Art-deco ditched: Mauled facade to get historic treatment

onarch-victory-design0913The approved design for the fa�§ade of the former Victory Shoe store is a victory for the circa 1921 original facade. PHOTO COURTESY GALVIN ARCHITECTS
onarch-victory-design0913The approved design for the fa§ade of the former Victory Shoe store is a victory for the circa 1921 original fa§ade. PHOTO COURTESY GALVIN ARCHITECTS

Last November, city officials called the un-permitted demolition of the art-deco inspired fa§ade of the former Victory Shoe Store on the Downtown Mall 'inexcusable,’ the unique curved glass panels destroyed 'irreplaceable,’ and sought to fine property owner Joe Gieck and force him to rebuild what was destroyed. Outraged Architectural Review Board members called it a “big loss” and an “extremely unique, and a special part of the Mall.” And that was nothing compared to how a family member of the original owners felt.

“It has made me so sick, I can’t tell you what it has done to us,” said Ethel Crowe, whose Russian immigrant grandparents, Isaac and Freda Kobre, opened the store at 219 West Main Street in 1921.

While the City’s Attorney’s office has yet to make a decision about levying a fine, the BAR has changed course and approved a new fa§ade design that looks nothing like the one that was destroyed.

Has an un-permitted demolition led, ironically, to a more historically accurate fa§ade?

When Gieck and property manager Bill Rice faced the BAR during the debacle, they pointed out that the demolished facade wasn’t original to the building, that it had actually been added in 1947 and altered several times since then. BAR members gave them two options: put back what they took out or come back with a design proposal that better captures the 1921 original.

After that confrontation, Gieck hired local architect Kathy Galvin and former city planner Ashley Cooper to craft a design proposal. The two researched the history of the store-front and determined that re-creating the 1921 fa§ade was actually the more appropriate choice.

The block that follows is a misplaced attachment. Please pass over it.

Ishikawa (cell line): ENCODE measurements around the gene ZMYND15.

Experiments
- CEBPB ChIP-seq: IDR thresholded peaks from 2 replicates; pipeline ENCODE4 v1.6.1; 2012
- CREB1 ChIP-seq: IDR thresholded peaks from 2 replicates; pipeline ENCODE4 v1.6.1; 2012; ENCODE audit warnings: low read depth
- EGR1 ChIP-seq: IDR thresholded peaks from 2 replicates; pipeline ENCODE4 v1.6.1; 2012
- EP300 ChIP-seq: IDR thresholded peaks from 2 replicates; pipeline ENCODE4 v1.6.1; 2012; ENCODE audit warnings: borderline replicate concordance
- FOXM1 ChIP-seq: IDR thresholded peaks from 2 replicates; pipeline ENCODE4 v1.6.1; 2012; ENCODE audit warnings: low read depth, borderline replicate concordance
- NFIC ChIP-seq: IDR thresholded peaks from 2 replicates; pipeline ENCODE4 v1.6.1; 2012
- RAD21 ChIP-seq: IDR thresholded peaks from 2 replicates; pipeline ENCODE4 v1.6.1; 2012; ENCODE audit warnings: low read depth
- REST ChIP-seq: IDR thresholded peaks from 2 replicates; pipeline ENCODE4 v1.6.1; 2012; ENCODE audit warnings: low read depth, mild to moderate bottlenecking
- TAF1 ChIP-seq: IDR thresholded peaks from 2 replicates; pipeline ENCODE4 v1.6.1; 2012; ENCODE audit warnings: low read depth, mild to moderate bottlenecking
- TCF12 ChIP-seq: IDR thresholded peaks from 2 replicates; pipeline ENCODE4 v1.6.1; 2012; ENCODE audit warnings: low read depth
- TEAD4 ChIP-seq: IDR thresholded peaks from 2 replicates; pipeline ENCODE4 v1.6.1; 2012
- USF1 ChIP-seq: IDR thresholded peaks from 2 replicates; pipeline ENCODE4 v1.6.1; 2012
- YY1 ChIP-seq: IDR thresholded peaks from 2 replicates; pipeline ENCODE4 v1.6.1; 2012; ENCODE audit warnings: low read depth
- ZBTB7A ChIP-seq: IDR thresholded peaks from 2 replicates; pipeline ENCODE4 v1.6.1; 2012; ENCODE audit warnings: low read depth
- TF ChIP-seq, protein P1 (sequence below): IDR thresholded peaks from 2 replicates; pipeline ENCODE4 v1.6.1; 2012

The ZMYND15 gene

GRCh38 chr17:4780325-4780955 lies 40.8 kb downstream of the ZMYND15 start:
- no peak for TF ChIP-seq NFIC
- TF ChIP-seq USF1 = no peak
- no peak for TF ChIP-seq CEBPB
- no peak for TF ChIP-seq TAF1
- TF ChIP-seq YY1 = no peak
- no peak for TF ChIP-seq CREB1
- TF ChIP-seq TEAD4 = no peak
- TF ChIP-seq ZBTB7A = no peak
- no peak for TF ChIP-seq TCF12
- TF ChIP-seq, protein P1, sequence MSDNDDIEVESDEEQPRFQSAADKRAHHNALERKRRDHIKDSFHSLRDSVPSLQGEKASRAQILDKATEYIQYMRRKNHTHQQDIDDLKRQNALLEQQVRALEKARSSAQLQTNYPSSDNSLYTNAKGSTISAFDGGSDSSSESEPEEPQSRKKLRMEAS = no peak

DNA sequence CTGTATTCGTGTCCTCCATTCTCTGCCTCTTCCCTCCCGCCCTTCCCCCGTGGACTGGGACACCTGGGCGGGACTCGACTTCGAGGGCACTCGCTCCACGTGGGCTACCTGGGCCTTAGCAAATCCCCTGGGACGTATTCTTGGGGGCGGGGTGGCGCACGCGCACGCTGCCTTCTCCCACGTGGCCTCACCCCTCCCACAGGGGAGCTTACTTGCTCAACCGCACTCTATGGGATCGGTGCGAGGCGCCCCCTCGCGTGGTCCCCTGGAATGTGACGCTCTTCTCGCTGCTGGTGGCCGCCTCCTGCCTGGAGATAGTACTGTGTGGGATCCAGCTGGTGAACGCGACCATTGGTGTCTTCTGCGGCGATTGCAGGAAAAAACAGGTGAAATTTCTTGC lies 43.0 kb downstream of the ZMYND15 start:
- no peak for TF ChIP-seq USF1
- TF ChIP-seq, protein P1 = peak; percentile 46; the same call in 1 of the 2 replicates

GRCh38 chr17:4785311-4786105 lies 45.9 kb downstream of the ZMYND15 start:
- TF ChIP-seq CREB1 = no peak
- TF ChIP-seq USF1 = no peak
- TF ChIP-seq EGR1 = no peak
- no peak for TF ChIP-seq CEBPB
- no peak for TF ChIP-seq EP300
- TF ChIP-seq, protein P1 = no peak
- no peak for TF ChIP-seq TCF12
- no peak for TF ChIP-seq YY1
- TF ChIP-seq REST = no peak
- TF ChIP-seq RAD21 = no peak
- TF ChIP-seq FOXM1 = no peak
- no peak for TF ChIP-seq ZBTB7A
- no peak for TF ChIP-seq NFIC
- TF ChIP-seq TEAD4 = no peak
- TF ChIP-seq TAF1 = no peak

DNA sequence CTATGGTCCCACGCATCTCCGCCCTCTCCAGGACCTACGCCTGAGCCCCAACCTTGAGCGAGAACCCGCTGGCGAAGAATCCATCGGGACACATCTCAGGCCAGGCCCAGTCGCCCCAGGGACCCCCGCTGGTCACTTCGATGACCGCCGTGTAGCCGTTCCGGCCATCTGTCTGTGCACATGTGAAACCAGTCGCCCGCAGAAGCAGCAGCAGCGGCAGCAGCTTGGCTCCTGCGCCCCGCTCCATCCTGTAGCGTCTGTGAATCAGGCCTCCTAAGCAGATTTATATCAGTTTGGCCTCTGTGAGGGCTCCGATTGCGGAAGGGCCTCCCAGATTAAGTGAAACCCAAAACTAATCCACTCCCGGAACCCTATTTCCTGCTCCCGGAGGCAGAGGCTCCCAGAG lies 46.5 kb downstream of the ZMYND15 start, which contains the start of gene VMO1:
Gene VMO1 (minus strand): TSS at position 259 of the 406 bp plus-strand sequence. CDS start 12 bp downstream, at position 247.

“The original 1921 fa§ade actually fits in better with the Mall, if you look at it,” says Cooper.

victoryshoestore-webThe circa 1947 art deco renovation of the fa§ade was a familiar image on the Downtown Mall... HISTORIC PHOTO

"Along the block, the Victory Shoe store building was the “odd one out,” says Galvin, “and we weren’t just rationalizing. Keeping that curved glass design became debatable as time went on.”

Galvin says that a re-creation of the curved glass fa§ade would have been cost-prohibitive, but more importantly, she says, it would not have been true to the original.

Still, Cooper admits that taking the job involved "navigating a delicate situation." As the destruction caused plenty of hurt feelings, Cooper led off with an apology before their February 16 presentation to the BAR.

“This was painful on one level,” says Galvin, “but an opportunity on another. The challenge was to convey [to the BAR] that we were earnest in creating an appropriate fa§ade after the mistake that was made.”

For example, Galvin points out that there was a large false wall above and behind the awning on the building, made of thin wood, where there was once a row of glass panels. Indeed, over the fa§ade of nearby Escaf©, one sees a similar pattern of windows. The new store-front will also echo other classic Mall store-fronts, like the one at New Dominion Bookshop.

onarch-victoryshoestore-web...until it was suddenly demolished over the weekend of November 7 last year. FILE PHOTO BY DAVE MCNAIR

Clearly, BAR members were impressed by the presentation, as Chair Fred Wolf, who had originally suggested that replacement of the art-deco store-front was the only solution, admitted he was impressed with the amount of research and historic detail in the presentation.

Still, while the re-creation of the 1921 fa§ade might make good design sense, wasn’t the unique 1947 art-deco modification the thing that everyone was so upset about losing? The point's not lost on BAR member and Preservation Piedmont president Eryn Brennan.

“Approving this fa§ade doesn’t diminish the outrage I feel about demolishing a historic storefront on the Downtown Mall,” says Brennan. “The demolished facade was the better facade because it was the historic facade–- and it is lost forever, which is a tragedy.”

As Brennan points out, whatever is put in its place, whether it is a 1920s facade or a 1940s facade, it’s a reconstruction. Brennan would have preferred–- though she concedes it's unrealistic–- to see the building stabilized and the fa§ade left bare.

“As a reminder that this historic moment is gone forever,” she says, “and that everyone pays the price when a property owner flagrantly disregards protective measures put in place by its own community.”